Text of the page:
Even though we are lucky here in Sydney as it never really gets too frigid, it does get cold enough to need some good winter weight clothing.  A good rule of thumb when preparing for a cold weather ride is to start off just a little cold, because after about 10 minutes of pedaling, you’ll warm up quite nicely. If you overdress, overheating can be uncomfortable, so you may have to experiment a little before you get it right.

First, consider the rule of layering. This is a technique of wearing varying weights of clothing designed to wick, trap, hold and block. The overall purpose of layering is to trap insulating air between layers of clothing and subsequently hold heat in. Wear a lightweight, high-performance, wicking fabric next to the skin. Several manufacturers produce excellent high-quality, high-performance fabrics that are designed for cyclists. This type of garment will wick moisture away from the skin, keeping your skin and clothing dry to avoid heat loss through evaporation.

Next, wear something with thermal capabilities  that retains warmth while allowing a slow “breathing” process of the fabric. The outer garment will serve two purposes: Hold warmth in, while blocking the cold air and wind. The outer garment should serve as thermal barrier as well as a wind block, since cycling through cold air increases the wind chill factor. Fabrics like nylon serve this purpose well. Natural fabrics like wool and cotton get wet and stay wet, so don’t wear your cotton T-shirt next to your skin thinking it will act as the primary wicking garment.

Also, if you’re riding without a windbreaker and find that you need one, insert sections of a newspaper inside your cycling jersey. Insert it in the front to block on-coming cold air, and in the back to conserve core body heat and act as an insulator. You’ll see amateurs and pros alike using this technique on long, cold descents.

About 30 percent of the body’s heat is lost through the head. A tremendous supply of blood circulates through this area, so if you keep your head warm, your body will stay warm. Depending on the severity of the cold, differing levels of head gear can be used. Ear bands or ear warmers are a good beginning. A scull cap of synthetic fabric is a good lightweight remedy.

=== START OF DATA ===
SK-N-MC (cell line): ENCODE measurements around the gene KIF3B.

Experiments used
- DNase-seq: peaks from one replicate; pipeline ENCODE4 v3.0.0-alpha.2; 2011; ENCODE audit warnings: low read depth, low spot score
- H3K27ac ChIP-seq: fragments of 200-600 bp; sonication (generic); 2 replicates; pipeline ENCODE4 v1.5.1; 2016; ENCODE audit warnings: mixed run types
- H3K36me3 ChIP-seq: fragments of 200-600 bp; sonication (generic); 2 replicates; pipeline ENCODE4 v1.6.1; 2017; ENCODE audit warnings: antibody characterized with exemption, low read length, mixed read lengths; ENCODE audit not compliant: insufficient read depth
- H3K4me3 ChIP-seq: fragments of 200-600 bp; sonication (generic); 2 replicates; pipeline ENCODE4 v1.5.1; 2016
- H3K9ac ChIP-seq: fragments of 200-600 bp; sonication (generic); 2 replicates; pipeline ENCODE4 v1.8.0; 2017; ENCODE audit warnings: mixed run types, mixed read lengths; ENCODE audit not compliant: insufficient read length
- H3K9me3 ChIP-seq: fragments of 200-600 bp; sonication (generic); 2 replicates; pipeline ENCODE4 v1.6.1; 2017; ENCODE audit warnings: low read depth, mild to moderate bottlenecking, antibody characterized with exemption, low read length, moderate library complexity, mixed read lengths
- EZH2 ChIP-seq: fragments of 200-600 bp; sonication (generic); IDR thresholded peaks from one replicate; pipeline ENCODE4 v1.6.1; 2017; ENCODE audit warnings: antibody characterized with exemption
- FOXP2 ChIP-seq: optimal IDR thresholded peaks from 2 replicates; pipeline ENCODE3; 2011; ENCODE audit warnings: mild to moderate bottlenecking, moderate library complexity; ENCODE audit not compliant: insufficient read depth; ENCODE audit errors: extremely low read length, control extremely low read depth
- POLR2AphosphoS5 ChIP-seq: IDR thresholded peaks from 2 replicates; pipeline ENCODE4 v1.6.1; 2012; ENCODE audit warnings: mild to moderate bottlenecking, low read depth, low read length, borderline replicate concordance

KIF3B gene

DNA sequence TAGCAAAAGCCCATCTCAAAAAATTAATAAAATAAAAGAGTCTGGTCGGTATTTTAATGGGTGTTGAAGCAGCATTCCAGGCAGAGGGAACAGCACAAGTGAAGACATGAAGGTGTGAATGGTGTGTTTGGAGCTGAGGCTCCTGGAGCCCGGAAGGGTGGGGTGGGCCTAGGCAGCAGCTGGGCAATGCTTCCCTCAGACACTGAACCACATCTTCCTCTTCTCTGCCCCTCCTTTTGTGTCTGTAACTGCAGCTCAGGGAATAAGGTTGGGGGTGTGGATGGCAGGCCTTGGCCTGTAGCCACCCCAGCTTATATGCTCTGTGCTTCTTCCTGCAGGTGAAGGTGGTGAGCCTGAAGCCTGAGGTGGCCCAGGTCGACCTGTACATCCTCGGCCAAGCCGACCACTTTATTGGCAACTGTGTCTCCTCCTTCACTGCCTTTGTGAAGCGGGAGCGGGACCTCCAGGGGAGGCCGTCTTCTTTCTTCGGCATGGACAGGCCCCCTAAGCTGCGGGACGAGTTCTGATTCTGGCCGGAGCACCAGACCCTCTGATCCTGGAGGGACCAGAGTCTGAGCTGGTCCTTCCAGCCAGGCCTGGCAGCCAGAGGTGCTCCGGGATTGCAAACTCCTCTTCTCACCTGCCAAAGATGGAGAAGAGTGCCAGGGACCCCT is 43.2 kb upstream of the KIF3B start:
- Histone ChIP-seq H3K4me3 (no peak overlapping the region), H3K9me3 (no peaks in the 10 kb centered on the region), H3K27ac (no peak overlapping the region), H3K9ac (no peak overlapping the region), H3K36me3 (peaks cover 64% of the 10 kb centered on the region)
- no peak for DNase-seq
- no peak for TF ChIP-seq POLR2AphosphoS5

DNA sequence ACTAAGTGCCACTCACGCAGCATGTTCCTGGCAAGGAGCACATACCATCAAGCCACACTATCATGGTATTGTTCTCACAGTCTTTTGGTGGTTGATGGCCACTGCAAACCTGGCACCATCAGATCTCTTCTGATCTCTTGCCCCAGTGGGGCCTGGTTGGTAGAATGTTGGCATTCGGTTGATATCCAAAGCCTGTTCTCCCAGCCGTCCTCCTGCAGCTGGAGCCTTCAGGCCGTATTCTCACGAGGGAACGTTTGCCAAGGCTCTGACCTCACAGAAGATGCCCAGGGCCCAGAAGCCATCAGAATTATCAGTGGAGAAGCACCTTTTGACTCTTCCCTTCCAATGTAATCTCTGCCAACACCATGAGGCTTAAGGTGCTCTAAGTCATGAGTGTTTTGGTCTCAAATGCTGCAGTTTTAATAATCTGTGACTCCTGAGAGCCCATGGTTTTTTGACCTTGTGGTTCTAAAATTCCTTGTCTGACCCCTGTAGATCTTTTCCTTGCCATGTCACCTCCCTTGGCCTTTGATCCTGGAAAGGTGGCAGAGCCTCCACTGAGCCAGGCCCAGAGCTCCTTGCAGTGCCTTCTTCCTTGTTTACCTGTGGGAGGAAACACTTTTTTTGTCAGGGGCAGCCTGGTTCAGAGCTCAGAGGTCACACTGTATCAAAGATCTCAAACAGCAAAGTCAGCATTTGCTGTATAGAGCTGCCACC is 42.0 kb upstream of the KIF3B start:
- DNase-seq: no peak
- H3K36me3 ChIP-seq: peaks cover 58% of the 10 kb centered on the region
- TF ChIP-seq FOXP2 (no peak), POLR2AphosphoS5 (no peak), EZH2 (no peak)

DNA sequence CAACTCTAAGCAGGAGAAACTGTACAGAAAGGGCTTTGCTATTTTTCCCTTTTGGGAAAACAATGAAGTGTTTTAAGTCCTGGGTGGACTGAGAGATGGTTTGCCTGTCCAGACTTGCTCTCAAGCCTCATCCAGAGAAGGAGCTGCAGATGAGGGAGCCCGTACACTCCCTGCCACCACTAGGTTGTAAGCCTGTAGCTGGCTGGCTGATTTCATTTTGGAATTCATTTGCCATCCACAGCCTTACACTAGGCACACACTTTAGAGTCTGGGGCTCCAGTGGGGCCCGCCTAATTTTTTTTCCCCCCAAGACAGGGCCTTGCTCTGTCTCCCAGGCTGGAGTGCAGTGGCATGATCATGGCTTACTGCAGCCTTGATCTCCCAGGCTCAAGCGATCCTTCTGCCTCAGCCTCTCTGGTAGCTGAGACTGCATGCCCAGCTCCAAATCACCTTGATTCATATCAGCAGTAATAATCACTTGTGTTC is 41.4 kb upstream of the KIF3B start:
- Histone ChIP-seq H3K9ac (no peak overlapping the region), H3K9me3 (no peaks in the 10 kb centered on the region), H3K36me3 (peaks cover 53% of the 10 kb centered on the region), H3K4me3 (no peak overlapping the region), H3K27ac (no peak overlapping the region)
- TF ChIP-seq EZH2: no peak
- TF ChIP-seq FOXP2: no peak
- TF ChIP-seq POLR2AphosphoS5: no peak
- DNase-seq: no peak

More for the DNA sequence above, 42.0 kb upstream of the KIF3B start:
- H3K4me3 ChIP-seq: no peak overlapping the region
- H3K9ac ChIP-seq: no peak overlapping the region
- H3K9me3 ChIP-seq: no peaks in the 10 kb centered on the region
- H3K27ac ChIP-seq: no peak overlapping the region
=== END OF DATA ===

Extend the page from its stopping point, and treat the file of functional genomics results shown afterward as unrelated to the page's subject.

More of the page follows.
Tour de Suisse

Jon Izaguirre (Movistar) scorched around the sinuous Davos circuit to claim victory on the penultimate stage of the Tour de Suisse, while Miguel Angel Lopez (Astana) moved into the yellow jersey of race leader after placing second.

Overnight leader Warren Barguil (Giant-Alpecin) struggled to find his rhythm on the course and lost almost a minute over the 16.8 kilometres, dropping to fourth overall, though he remains resolutely in contention for final overall victory.  Indeed, the margins remain tight atop the leaderboard ahead of Sunday’s concluding mountain stage, which starts and finishes in Davos, with just 18 seconds separating the top four overall. Andrew Talansky (Cannondale) lies in second place, just 8 seconds behind Lopez, while Izaguirre is third at 16 seconds and Barguil just a further two seconds back in fourth.

Izaguirre was Saturday’s stand-out performer as he produced a remarkable display in Davos to clock the quickest time, dashing long-time leader Fabian Cancellara’s hopes of a (second) valedictory stage win in his final Tour de Suisse appearance.  The Basque was 15 seconds down on Cancellara at the first intermediate time check after 6.3 kilometres, but he simply took flight on the principal climb, the drag to Clavadel. He reached the summit ten seconds ahead of Cancellara, for a turnaround of some 25 seconds in the space of 6 kilometres.

After touching speeds of 110kph on the fast drop to the finish, Izaguirre more than held his own on the run-in, almost doubling his advantage to hit the line some 19 seconds up on Cancellara to claim the stage win.

“I’m really very happy because it was difficult. I had some problems with my chain but not a very big problem,” Izaguirre said. “This morning, I saw the circuit and I really liked it. I tried to make the difference in the climb. I tried to win and I’m very happy.”
No sooner had Izaguirre settled into the hot seat than a fresh challenger emerged in the shape of Lopez, who crested the summit of the climb just 9 seconds down. Although the Colombian youngster conceded more time to Izaguirre on the drop to the finish, he did enough to take second on the stage, 18 seconds down.

Nicknamed Superman, the 22-year-old Lopez already shone as a neo-professional when he placed 7th overall at last year’s Tour de Suisse, and to that end, it was rather surprising that the host broadcaster chose not to assign a cameraman to follow his effort. No matter, all eyes will be his yellow jersey tomorrow, as Lopez seeks to become the first Colombian winner of the Tour de Suisse.

Cycling News